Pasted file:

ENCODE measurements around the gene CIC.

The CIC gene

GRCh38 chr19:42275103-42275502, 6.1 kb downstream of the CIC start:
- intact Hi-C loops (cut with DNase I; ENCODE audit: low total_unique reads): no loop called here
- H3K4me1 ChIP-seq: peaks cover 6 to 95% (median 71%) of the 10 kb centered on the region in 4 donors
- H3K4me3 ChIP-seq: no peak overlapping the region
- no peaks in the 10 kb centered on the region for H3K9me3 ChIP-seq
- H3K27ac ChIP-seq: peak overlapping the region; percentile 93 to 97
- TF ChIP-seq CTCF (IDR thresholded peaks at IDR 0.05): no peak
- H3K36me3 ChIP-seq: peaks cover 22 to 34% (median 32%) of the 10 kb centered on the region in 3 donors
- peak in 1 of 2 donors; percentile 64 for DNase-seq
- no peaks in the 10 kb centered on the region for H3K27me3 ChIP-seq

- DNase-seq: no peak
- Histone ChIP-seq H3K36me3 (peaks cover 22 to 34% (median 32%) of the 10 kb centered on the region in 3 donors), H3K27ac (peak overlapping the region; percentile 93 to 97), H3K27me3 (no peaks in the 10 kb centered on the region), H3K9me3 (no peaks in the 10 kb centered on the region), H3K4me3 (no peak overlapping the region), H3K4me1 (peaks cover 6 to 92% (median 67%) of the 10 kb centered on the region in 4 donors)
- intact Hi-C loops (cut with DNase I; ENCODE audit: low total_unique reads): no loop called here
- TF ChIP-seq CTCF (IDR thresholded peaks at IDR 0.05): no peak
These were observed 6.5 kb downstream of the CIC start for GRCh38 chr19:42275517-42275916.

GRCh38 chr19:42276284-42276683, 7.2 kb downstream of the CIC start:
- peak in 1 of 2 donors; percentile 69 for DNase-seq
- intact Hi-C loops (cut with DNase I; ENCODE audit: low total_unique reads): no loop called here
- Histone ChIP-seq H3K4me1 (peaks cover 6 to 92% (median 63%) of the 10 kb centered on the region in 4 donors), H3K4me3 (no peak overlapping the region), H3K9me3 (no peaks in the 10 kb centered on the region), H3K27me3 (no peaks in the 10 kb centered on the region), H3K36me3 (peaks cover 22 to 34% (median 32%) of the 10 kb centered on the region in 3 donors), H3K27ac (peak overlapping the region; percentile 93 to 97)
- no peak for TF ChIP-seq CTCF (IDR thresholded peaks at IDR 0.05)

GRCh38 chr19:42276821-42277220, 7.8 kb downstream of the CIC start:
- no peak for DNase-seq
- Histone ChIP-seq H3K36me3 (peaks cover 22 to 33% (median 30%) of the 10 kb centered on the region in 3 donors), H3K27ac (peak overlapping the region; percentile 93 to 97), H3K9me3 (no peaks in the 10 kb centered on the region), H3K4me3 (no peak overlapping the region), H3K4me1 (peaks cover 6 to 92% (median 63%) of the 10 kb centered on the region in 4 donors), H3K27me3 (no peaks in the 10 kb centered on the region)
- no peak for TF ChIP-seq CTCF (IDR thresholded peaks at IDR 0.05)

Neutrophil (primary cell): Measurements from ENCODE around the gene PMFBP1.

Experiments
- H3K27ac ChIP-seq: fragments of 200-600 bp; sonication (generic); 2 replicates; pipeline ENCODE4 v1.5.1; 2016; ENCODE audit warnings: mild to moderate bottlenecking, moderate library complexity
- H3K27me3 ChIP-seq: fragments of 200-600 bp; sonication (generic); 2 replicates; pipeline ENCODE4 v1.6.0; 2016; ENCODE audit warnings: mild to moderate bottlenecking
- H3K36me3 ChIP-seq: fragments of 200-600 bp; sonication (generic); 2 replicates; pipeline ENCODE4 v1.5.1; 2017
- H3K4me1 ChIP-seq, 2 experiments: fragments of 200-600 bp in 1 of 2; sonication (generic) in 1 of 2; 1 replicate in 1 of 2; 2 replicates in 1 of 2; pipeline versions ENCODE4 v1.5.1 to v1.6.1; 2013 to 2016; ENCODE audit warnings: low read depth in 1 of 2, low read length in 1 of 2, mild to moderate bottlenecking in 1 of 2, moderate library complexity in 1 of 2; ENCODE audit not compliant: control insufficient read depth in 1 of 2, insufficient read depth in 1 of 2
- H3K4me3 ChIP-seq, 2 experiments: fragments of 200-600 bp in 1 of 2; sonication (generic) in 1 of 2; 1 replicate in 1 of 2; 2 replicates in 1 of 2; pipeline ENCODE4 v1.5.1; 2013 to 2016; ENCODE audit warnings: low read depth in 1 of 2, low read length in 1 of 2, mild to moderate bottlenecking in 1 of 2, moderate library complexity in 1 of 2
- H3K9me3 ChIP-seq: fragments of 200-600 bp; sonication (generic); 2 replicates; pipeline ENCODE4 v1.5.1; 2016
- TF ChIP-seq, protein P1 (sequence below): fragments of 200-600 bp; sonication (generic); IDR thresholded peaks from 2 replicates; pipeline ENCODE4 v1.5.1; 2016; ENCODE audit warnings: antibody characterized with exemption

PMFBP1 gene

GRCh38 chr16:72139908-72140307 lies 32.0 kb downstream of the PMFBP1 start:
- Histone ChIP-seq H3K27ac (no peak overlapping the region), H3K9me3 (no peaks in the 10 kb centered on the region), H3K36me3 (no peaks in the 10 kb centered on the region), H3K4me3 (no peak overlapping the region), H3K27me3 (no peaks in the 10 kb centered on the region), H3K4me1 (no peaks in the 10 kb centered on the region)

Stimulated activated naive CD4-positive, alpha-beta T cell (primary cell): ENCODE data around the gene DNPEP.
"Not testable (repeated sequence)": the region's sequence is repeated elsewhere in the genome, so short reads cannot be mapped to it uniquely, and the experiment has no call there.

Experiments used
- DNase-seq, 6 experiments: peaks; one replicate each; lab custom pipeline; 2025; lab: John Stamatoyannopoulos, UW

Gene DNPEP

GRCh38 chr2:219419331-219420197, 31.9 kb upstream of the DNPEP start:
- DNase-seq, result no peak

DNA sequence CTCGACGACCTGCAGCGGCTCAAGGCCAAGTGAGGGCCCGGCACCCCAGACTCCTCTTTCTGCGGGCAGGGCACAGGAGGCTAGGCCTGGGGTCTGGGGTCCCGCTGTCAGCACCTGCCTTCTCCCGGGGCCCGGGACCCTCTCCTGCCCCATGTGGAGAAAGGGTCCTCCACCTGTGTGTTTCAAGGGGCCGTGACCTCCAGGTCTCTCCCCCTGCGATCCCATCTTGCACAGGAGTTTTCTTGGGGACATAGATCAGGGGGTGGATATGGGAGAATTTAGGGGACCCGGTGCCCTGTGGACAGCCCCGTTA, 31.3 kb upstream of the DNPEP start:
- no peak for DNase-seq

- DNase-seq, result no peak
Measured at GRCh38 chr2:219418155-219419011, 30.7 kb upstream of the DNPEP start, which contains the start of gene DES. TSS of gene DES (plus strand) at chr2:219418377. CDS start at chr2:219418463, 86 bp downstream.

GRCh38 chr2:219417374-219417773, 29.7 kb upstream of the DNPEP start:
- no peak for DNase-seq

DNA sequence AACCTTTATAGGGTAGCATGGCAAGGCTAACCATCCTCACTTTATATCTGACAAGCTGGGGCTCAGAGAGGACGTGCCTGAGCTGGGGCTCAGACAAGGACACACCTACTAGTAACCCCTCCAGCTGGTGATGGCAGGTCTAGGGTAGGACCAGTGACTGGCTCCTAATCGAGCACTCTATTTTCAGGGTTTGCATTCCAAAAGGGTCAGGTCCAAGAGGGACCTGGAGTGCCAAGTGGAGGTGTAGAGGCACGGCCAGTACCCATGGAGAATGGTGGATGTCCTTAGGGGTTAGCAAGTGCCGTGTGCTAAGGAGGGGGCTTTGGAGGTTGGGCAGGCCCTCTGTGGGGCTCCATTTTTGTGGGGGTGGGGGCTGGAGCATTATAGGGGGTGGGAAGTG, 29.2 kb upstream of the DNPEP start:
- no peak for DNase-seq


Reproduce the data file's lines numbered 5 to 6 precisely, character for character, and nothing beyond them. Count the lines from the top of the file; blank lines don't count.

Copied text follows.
- H3K4me1 ChIP-seq: peaks cover 6 to 95% (median 71%) of the 10 kb centered on the region in 4 donors
- H3K4me3 ChIP-seq: no peak overlapping the region